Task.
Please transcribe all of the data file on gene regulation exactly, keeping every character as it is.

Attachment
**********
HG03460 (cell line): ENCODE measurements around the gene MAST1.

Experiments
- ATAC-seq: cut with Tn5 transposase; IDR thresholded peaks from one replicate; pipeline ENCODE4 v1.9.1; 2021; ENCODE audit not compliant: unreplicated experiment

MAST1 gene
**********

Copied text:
HG03460 (cell line): ENCODE measurements around the gene MAST1.

Experiments
- ATAC-seq: cut with Tn5 transposase; IDR thresholded peaks from one replicate; pipeline ENCODE4 v1.9.1; 2021; ENCODE audit not compliant: unreplicated experiment

MAST1 gene